As a first generation African American, Patricia Egwuatu, OMS IV has experienced firsthand the need to improve minority health care in the U.S. after family members immigrated here.
She always wanted to be a physician and Egwuatu is already making a significant impact on her journey to realize her dream. She served as the Health Disparities Director for SOMA, overseeing programs that bring cultural awareness to the disparity in health care for US minorities and was selected by AACOM to be one of three Health Policy interns this summer in Washington, DC.
Student Doctor Egwuatu founded the PWNU chapter for the Student National Medical Association (SNMA) and the Yakima Health Equity Forum, aiming to open dialogue in the school and community concerning inequities in health care delivery in underserved minority populations.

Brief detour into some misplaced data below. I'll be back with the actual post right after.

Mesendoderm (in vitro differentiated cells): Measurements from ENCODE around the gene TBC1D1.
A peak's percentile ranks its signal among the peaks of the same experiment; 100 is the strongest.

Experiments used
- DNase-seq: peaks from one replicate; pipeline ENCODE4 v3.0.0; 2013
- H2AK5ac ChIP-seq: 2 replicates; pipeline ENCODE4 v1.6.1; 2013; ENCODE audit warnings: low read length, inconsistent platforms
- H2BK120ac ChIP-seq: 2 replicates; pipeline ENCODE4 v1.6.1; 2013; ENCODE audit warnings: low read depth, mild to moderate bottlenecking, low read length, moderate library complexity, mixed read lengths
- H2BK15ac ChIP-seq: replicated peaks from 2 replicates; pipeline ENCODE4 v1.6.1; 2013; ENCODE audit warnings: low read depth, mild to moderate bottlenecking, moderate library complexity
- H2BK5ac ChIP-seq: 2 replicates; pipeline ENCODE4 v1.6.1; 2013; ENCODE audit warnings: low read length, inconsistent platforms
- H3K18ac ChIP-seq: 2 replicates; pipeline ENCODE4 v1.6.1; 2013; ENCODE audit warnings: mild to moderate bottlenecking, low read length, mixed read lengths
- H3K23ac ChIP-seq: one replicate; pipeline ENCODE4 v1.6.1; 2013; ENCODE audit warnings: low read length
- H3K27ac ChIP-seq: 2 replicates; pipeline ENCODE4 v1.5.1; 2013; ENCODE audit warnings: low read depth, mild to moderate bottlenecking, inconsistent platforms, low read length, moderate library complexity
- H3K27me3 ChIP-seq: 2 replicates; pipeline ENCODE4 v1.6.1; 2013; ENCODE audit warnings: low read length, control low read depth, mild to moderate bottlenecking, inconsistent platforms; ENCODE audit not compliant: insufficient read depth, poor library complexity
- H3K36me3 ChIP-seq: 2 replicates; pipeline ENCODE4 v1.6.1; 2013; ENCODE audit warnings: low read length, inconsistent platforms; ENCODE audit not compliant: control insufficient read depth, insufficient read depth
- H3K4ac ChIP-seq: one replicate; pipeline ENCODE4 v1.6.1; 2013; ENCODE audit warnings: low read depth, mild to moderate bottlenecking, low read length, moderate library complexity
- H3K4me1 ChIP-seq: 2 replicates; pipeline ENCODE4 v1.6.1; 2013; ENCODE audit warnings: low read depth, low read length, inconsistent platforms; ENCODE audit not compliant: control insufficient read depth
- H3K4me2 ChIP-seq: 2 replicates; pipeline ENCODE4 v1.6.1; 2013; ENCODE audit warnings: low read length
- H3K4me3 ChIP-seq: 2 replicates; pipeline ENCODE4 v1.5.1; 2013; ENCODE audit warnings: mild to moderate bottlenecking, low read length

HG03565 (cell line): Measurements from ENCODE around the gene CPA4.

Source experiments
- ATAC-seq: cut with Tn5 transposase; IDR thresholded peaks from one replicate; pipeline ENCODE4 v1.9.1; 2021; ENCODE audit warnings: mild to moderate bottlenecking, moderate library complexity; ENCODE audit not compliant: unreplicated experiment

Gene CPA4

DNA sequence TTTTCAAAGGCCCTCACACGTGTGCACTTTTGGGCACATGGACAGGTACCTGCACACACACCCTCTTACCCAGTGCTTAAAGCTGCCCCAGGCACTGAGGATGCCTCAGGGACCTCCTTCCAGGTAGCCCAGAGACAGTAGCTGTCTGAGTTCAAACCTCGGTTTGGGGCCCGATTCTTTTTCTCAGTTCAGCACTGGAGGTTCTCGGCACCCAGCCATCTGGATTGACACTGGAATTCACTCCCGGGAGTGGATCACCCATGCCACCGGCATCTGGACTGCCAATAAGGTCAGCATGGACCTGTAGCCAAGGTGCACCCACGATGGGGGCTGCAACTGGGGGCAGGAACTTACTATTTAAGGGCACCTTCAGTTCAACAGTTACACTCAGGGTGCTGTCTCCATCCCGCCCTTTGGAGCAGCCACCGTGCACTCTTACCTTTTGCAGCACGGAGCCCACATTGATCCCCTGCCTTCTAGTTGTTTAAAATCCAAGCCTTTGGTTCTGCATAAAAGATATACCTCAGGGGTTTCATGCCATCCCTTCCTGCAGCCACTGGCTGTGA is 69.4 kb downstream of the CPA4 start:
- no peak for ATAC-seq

Egwuatu also volunteers at the Tender Years Academy Center for minority children and parents providing health education programs and is working on the publication Cervical Cancer in Africa to address the importance of research and advances in women’s health.
Because of her many accomplishments and potential to improve the health of minority populations, it is with great pride that the American Osteopathic Foundation awards Patricia I. Egwuatu, OMS IV, with the William G Anderson, DO, Minority Scholarship.
Donate to the William G. Anderson, DO Minority Scholarship Fund.
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